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Rock points at Port-Goulphar
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Group: Forces of Nature

Artist: Claude MONET
Birth/Death: 1840–1926

Title: Rock points at Port-Goulphar
Date Made: 1886

Lender: Cincinnati Art Museum

Rock points at Port-Goulphar is one of Monet’s most ‘Japanese’ compositions. Like many Japanese landscapes, he has created an asymmetrical balance between the rocks on the right and the empty sea on the left. The beautifully tinted sky recalls the golden, or rose stained, skies of many of Monet’s Japanese prints.

Stabbing diagonal brushstrokes, and writhing contours, form rocks that are as abstract as those in Japanese art. Japanese prints were translations of brush paintings, and the dynamic movement of the brush, in both prints and paintings of coastal scenes, creates a sense of space.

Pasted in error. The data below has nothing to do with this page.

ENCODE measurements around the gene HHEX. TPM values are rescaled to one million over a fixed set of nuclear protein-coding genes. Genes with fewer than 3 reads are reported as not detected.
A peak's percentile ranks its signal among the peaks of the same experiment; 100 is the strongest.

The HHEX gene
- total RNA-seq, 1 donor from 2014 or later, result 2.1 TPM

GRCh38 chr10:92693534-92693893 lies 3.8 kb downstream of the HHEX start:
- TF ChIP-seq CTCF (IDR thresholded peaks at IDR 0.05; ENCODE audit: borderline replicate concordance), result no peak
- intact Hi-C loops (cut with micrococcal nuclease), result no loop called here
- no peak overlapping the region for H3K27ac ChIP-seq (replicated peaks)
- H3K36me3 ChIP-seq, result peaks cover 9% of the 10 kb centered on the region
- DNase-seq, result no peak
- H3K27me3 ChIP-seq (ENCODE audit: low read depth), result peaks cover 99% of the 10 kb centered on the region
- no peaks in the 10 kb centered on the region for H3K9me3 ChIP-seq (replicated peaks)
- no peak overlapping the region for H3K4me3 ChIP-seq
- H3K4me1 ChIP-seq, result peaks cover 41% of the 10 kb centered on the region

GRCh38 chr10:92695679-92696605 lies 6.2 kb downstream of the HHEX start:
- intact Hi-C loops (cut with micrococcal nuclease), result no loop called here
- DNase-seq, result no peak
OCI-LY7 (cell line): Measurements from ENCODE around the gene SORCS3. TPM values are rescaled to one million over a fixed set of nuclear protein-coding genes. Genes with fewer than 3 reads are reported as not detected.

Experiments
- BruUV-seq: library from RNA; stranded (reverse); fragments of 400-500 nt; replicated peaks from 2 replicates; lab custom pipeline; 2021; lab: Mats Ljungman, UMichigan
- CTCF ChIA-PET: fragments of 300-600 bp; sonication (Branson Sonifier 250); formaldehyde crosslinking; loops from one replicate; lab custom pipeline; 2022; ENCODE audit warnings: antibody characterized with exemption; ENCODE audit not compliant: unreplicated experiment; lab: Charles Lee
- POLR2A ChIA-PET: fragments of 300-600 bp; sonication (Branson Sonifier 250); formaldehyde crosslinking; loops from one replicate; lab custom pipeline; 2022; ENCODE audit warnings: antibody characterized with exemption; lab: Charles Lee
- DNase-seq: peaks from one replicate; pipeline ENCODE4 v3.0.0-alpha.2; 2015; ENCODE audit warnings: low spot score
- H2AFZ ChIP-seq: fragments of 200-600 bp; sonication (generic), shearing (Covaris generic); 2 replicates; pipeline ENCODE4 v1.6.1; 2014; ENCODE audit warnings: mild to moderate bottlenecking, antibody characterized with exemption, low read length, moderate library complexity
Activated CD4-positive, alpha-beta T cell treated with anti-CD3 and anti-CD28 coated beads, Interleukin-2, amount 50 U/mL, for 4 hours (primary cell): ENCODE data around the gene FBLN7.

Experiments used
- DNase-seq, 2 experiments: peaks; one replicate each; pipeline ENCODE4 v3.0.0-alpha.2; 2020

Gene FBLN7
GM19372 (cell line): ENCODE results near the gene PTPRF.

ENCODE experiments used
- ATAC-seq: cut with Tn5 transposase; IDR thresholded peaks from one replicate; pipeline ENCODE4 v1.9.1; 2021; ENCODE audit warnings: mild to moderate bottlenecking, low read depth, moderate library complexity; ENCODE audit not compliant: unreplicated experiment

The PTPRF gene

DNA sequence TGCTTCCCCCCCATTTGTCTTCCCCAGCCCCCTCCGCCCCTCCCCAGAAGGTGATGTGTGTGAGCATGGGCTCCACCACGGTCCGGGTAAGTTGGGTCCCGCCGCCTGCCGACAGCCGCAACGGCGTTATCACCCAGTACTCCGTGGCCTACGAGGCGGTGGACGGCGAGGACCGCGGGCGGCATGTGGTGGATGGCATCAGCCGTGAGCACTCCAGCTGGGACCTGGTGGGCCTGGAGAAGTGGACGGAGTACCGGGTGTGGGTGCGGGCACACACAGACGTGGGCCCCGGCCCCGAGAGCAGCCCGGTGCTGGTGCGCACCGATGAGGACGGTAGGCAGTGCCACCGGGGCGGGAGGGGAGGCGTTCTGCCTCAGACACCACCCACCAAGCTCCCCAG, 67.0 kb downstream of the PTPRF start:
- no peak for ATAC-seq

Monet’s mobile brushstrokes invite the viewer to a similar active exploration of space. A great sense of depth is created by the overlapping succession of spiky, silhouetted rocks. One is invited to look into the submerged depths of water below the rocks, or to glide across the water’s surface, with its ever-changing colours. It is a small painting, but Monet’s expression of space suggests the infinite.

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